What is an Emergency Fund?

Continuing the finance 101 blog posts, I want to take a moment to talk about emergency funds. There has been a lot of talk with the ongoing public health crisis about people glad they had or wishing they had emergency funds. Emergency funds are one of the first goals people set after they pay down high-interest debts, like credit cards. There is a bit of confusion on what an emergency fund is so I’m hoping to clear that up in this post, along with highlighting why they are so important.

Emergency Fund VS Savings
Emergency funds are not the same as savings, though your both can be stored in an interest bearing savings account. The difference is that savings are funds you put away to cover expected expenses or planned expenditures. This is the annual insurance payments, car repairs, work boots, or items you are saving up to purchase like a kitchen aid mixer or video game system.

Emergency funds are for the things you don’t expect or plan. This is a seperate amount of money that doesn’t get touched unless an emergency occurs. Emergency funds are the I lost my job, ended up in the hospital, or freakish bad luck incidents funds.

How much should be in an Emergency Fund?
The amount in an emergency fund depends on your own spending habits. Take your monthly budget and knock it down to the bare bones. I mean really cut it to the point of survival expenses only. This can include rent/mortgage payment, water, heat, electricity, internet (because if you lost a job you need to find a new one), and 59 cent ramen-level eating. Now take that money and multiply it by 3.

That is the goal amount you want in your emergency fund. Three months of expenses. If you want to be proactive, you can up that to six months of expenses.

Why have an Emergency Fund?
Because emergencies are stressful. It doesn’t matter what kind of emergency, your stress levels are going to be through the rough. Do you know what makes situations even more stressful? Not knowing if you can afford to keep a roof over your head or your family fed. With an emergency fund, those worries can take a back seat to the actual emergency. It gives you time to figure out the situation before it goes from bad to dire.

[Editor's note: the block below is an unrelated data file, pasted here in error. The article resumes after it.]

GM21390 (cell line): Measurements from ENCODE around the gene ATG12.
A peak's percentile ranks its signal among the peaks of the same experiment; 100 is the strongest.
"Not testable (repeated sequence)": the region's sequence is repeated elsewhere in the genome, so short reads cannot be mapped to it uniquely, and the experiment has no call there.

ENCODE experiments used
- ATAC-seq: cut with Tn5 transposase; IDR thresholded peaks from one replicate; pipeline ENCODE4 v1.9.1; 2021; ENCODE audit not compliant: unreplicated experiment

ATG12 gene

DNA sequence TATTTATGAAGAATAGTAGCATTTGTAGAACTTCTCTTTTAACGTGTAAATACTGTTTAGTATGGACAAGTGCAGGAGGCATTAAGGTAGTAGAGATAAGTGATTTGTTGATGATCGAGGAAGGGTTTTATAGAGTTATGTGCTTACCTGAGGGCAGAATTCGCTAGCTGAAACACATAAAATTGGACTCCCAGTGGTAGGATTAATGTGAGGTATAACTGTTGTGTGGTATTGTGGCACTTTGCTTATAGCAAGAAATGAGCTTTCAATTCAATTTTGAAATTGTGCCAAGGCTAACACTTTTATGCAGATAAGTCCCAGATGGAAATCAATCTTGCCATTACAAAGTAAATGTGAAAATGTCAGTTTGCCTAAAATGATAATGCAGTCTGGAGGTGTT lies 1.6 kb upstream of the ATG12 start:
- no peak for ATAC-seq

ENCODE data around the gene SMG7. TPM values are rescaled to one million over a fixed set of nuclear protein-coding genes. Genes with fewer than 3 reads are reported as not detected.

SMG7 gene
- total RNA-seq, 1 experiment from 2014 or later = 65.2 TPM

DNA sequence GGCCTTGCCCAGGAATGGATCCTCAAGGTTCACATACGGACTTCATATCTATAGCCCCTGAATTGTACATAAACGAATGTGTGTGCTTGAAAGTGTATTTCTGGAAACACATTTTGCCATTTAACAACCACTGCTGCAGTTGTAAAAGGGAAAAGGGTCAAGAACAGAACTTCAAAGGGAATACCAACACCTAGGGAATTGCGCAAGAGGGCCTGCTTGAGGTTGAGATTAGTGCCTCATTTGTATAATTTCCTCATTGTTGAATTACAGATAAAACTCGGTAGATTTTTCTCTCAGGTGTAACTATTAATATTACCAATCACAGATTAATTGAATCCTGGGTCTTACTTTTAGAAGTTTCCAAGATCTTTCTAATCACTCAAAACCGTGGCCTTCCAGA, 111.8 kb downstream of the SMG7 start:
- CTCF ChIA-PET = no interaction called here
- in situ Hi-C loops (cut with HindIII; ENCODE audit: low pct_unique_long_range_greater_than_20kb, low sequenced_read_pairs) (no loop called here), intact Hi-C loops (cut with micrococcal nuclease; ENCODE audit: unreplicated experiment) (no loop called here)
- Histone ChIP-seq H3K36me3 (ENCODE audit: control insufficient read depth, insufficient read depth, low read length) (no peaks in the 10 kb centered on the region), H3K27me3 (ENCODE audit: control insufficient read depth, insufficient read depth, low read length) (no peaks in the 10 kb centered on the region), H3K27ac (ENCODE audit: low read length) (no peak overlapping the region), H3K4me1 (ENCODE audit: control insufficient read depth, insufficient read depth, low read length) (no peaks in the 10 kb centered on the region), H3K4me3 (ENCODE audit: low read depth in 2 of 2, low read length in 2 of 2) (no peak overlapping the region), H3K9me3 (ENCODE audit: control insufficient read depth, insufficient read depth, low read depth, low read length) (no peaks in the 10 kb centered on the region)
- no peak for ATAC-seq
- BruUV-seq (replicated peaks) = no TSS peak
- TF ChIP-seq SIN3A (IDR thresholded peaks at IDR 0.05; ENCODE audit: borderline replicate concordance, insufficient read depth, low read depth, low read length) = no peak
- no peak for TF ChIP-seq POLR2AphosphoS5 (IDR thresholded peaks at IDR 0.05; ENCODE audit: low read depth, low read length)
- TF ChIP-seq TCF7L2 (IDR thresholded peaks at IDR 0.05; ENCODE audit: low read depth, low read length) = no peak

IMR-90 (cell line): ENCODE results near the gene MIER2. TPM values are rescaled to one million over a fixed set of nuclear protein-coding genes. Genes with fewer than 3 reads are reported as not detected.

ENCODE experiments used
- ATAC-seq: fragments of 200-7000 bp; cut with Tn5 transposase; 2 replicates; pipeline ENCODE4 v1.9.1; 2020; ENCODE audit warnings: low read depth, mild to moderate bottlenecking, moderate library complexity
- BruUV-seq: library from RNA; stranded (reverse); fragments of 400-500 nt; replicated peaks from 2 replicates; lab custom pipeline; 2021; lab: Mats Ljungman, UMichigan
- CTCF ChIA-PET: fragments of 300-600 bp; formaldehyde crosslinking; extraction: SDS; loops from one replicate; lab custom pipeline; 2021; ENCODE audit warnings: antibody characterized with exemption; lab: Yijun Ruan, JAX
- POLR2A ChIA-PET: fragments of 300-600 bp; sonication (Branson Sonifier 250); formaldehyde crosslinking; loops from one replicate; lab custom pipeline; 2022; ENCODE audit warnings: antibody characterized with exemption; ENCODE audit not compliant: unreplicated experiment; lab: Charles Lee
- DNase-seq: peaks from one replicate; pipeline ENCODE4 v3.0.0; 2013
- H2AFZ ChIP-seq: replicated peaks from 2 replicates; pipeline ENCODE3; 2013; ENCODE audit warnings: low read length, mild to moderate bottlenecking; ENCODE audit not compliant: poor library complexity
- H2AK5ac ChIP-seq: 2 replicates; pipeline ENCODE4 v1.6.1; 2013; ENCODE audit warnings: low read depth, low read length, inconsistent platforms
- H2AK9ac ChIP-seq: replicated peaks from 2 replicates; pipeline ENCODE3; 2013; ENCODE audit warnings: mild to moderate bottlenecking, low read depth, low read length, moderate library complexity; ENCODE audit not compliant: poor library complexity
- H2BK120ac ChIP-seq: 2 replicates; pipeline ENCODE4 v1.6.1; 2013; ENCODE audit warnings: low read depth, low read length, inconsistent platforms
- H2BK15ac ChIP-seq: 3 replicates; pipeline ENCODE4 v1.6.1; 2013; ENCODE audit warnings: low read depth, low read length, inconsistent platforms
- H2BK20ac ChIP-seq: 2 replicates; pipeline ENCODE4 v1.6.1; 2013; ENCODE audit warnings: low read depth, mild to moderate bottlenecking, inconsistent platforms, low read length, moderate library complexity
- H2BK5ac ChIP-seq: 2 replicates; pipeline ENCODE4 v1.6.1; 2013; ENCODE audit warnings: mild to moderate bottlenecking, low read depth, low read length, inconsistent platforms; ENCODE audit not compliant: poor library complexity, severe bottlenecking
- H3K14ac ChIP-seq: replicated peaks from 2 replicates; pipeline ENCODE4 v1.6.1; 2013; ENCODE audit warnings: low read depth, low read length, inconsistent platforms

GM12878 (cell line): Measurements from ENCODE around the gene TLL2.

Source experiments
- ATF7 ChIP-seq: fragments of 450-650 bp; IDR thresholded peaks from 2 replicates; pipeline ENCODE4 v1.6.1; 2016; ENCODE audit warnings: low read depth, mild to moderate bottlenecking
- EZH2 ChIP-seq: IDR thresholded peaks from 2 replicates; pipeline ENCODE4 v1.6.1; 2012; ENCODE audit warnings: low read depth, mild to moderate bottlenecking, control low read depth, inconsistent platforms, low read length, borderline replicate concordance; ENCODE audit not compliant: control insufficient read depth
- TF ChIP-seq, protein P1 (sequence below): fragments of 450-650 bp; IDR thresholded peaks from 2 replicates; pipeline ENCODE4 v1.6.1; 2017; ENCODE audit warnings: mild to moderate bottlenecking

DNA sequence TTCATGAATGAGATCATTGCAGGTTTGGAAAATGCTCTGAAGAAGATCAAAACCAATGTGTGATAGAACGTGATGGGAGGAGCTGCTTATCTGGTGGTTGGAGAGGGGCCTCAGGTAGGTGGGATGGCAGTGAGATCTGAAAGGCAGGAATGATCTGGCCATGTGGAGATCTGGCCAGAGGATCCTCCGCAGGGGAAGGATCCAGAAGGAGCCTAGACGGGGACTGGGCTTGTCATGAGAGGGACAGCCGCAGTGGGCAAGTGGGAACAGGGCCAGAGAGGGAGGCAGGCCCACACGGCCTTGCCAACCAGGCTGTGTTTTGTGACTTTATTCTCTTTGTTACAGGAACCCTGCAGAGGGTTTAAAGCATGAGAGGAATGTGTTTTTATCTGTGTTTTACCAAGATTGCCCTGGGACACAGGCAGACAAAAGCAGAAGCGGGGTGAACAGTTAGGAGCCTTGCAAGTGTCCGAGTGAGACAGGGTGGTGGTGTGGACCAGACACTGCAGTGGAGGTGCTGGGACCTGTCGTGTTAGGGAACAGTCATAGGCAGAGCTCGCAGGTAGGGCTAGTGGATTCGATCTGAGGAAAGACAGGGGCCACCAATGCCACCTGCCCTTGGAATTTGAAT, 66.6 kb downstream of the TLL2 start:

How do you save up an Emergency Fund?
You don’t have to do it overnight. A way to start is to set aside a small amount of money each paycheck to put into a savings account or if you don’t have a bank account, a jar you can put money in but not get it out. Even if it is $20, it will slowly begin to add up. The real struggle is that you want your emergency fund accessible in case of an emergency, but not so accessible that you are tempted to spend it. Most importantly, never put your emergency fund into any kind of investment! The whole point of an emergency fund is that it is liquid and readily available to you. If an emergency happens, you don’t want to worry about how the stock market is doing or the fees you may need to pay to get access to your money. A simple savings account with a good interest rate is all you need. If you know you are a spender, maybe have the savings account at a different bank.

 

Emergencies can and will happen. An emergency fund can help you feel more secure and less stress by knowing you can (usually) survive what life throws at you!

2 thoughts on “What is an Emergency Fund?

  1. I agree with Connie. You are definitely wise and prudent. You set a great example and your prudence will pay off. 🙂
    I think I need to set aside an emergency fund. I have set aside money for retirement (and have part of my paycheck set aside for that), but I think it would be wise for me to have an emergency fund on hand. Kind of like how my state has a rainy day fund. I live with my parents though, so it’ll be a bit harder to determine what the amount should be. But I will definitely set some money aside for it. I especially like what you said about how it should be liquid, but not accessible. A savings account is definitely a great way to go for it. Thanks for sharing your tips. Your posts are always helpful! Keep up the great work :).

    Like

Leave a Reply

Fill in your details below or click an icon to log in:

WordPress.com Logo

You are commenting using your WordPress.com account. Log Out /  Change )

Google photo

You are commenting using your Google account. Log Out /  Change )

Twitter picture

You are commenting using your Twitter account. Log Out /  Change )

Facebook photo

You are commenting using your Facebook account. Log Out /  Change )

Connecting to %s